Some time ago, I likened the transition from having a period every month to not having a period as a process of moving an ocean from here to there via teaspoon. Inevidably, you lose some water.
I haven’t actually hit the officialy menopause mark, but I’ve been working my way there for fifteen years. Yes, I did say fifteen years.
I distinctly remember when I knew my body was changing. I turned forty. I was married, living in Tennessee, working at a job I didn’t like. I was probably depressed, though it’s never been diagnosed (and I’ve had a few bouts of what I identify as depression. It’s been years though, so let’s not dwell on sadness.)
I was having a period. And then, gushing. It was as if I all of the blood in my body was bleeding out. I swear.
Anyone with medical knowledge will know that that’s not what happened but that’s what it seemed like to me. Thankful to be at home, I was nevertheless miserable.
It only lasted five to six hours, but it signaled that my body was ready to change. That change has proceeded on since then, for fifteen years.
Thankfully, I haven’t experienced another onset of heavy bleeding of that nature. But there have been plenty of other symptoms: hot flashes, weight gain and loss, dietary requirements adjusted, sleep interruption. Through all of it, I’ve trusted that my body knew exactly what it needed to do. It’s much smarter than me.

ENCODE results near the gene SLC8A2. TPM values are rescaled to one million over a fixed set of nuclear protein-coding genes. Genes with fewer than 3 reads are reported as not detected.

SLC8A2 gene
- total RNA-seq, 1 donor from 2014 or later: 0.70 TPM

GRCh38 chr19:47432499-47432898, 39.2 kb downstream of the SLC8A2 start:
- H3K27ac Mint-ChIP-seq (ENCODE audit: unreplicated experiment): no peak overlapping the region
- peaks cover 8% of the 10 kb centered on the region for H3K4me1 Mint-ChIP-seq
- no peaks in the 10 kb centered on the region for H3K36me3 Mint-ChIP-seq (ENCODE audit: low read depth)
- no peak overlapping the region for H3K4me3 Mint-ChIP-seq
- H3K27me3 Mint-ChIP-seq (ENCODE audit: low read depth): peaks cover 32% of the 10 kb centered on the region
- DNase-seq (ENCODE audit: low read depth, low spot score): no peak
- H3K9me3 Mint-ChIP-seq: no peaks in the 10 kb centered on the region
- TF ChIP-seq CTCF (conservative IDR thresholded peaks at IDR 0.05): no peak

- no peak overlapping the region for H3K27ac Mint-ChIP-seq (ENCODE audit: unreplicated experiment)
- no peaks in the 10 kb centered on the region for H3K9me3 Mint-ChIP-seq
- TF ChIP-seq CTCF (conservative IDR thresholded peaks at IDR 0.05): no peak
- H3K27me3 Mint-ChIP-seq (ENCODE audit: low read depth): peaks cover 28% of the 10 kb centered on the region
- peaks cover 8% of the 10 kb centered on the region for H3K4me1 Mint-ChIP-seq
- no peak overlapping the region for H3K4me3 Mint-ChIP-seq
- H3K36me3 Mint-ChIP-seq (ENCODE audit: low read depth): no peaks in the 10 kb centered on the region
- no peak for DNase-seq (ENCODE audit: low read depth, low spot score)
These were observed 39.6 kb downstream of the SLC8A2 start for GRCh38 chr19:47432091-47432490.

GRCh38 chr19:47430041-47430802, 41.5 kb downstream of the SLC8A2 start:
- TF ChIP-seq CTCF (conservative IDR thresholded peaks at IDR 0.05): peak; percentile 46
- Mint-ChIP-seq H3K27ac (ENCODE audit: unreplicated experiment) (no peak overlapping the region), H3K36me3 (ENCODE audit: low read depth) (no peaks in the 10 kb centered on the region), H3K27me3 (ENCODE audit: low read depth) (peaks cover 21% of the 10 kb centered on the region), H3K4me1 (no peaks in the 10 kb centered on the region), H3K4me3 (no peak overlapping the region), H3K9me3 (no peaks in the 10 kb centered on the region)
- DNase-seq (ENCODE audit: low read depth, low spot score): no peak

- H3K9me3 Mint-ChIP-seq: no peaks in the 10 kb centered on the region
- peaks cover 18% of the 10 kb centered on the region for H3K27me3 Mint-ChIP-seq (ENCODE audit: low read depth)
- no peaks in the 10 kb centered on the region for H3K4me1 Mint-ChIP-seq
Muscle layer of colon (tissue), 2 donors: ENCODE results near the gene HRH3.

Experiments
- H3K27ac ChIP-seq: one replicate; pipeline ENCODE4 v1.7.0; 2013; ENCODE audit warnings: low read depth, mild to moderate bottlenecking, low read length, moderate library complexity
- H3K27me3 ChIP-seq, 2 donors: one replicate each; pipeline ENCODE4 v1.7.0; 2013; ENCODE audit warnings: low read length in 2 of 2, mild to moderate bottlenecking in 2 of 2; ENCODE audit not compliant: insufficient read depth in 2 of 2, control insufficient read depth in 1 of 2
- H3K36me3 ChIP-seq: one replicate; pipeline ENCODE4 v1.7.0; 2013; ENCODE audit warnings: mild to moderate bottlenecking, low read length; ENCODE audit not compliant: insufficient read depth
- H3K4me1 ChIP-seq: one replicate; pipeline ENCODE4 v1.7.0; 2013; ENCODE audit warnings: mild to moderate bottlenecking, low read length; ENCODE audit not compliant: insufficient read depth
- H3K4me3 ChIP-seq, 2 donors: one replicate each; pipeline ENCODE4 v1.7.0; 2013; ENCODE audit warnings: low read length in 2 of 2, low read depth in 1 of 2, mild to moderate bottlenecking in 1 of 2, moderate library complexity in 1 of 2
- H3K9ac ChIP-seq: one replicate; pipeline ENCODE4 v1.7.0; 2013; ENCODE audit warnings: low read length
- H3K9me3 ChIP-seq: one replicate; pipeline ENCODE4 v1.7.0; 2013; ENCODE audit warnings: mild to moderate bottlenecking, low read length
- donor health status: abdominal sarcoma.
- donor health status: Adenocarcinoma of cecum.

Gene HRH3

Body changes I could deal with. But I wasn’t prepared for the theme of loss.
An Emerging Theme
This theme of loss has only emerged clearly in the last six months, mostly during coaching sessions. That hour-long meeting gets me to talk about what’s going on in my life.
As I talk, things emerge that I’ve been thinking about. Those things are often just under the surface of conscious knowledge. That is, when you know you know, but can’t quite put the words to your knowledge.
And this theme of loss is pretty stunning. Here is a growing list of things that you might consider losses. Some of them apply to me, others not so much – at least not yet.
- the death of my old self and old ways of doing things
- the death of how I used to be able to eat anything
- the end of the summer of life, and the beginning of the autumn of life
- the end of following the unending “I should” or “am supposed to” do it this way, and the unfolding of new ways that are unique to me.
- an empty nest
- parents dying or having to caretake for your parents
- loss of anticipated freedom – How you were dreaming of a carefree retirement, but now you have to take care of your parents or grandchildren or partner.
- your youth: looks fade, skin, hair, the ability to adapt as fast as you used to
- physical changes: not just menopause, but back pain, feet changes, physical mobility
- the death of friends
- the death of famous people you’ve followed for years either via a real death or their fall from grace
- the death of a relationship
- letting go of the old messages that were stuck – things like “this is how you’re supposed to be at this age.” These things just aren’t true, and they’re constantly changing
- In the maiden/mother/crone trio, there’s the change from extended maiden to crone — and I skipped mother
There Are Gains In Those Losses
Just like the cycle of seasons, and the abundance of crops at harvest time, menopause does bring significant gains.
But just for now, talk to me about loss.
What did you lose? How did it make you feel? What did you do to move forward?